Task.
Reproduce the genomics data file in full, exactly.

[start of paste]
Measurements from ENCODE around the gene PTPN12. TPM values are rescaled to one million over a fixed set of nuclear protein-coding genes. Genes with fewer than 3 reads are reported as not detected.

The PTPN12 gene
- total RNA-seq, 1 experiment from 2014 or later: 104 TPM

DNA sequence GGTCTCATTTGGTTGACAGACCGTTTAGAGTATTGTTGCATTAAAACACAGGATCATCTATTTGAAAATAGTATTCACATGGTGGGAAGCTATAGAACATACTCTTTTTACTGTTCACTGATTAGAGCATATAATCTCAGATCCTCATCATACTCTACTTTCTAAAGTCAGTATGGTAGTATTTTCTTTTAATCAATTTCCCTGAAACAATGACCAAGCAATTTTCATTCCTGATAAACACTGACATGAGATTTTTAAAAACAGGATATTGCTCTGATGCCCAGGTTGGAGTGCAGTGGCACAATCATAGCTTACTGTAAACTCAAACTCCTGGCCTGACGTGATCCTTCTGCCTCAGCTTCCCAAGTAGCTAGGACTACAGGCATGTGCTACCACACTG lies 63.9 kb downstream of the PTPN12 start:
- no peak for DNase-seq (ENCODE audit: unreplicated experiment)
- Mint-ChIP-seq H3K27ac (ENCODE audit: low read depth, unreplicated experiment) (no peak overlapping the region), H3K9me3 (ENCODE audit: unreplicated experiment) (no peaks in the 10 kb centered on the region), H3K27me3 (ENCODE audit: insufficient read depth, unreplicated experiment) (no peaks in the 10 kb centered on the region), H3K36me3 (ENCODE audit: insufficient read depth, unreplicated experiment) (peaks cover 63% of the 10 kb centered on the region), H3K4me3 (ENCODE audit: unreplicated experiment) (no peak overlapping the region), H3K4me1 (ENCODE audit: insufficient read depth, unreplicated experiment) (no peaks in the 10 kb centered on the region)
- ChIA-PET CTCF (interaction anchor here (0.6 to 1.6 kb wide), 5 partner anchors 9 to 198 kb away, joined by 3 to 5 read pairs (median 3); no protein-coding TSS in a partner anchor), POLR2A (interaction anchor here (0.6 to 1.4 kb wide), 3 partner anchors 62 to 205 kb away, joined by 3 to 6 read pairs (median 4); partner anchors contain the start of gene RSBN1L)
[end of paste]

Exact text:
Measurements from ENCODE around the gene PTPN12. TPM values are rescaled to one million over a fixed set of nuclear protein-coding genes. Genes with fewer than 3 reads are reported as not detected.

The PTPN12 gene
- total RNA-seq, 1 experiment from 2014 or later: 104 TPM

DNA sequence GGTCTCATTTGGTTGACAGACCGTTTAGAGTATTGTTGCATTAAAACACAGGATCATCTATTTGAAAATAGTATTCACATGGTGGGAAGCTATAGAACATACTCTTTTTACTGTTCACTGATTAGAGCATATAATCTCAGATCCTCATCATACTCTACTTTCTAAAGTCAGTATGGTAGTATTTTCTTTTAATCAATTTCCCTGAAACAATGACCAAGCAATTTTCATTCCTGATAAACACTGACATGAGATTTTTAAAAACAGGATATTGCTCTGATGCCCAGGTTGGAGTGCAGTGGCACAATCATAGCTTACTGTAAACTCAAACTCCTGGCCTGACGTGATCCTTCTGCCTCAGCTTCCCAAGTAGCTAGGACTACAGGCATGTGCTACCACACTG lies 63.9 kb downstream of the PTPN12 start:
- no peak for DNase-seq (ENCODE audit: unreplicated experiment)
- Mint-ChIP-seq H3K27ac (ENCODE audit: low read depth, unreplicated experiment) (no peak overlapping the region), H3K9me3 (ENCODE audit: unreplicated experiment) (no peaks in the 10 kb centered on the region), H3K27me3 (ENCODE audit: insufficient read depth, unreplicated experiment) (no peaks in the 10 kb centered on the region), H3K36me3 (ENCODE audit: insufficient read depth, unreplicated experiment) (peaks cover 63% of the 10 kb centered on the region), H3K4me3 (ENCODE audit: unreplicated experiment) (no peak overlapping the region), H3K4me1 (ENCODE audit: insufficient read depth, unreplicated experiment) (no peaks in the 10 kb centered on the region)
- ChIA-PET CTCF (interaction anchor here (0.6 to 1.6 kb wide), 5 partner anchors 9 to 198 kb away, joined by 3 to 5 read pairs (median 3); no protein-coding TSS in a partner anchor), POLR2A (interaction anchor here (0.6 to 1.4 kb wide), 3 partner anchors 62 to 205 kb away, joined by 3 to 6 read pairs (median 4); partner anchors contain the start of gene RSBN1L)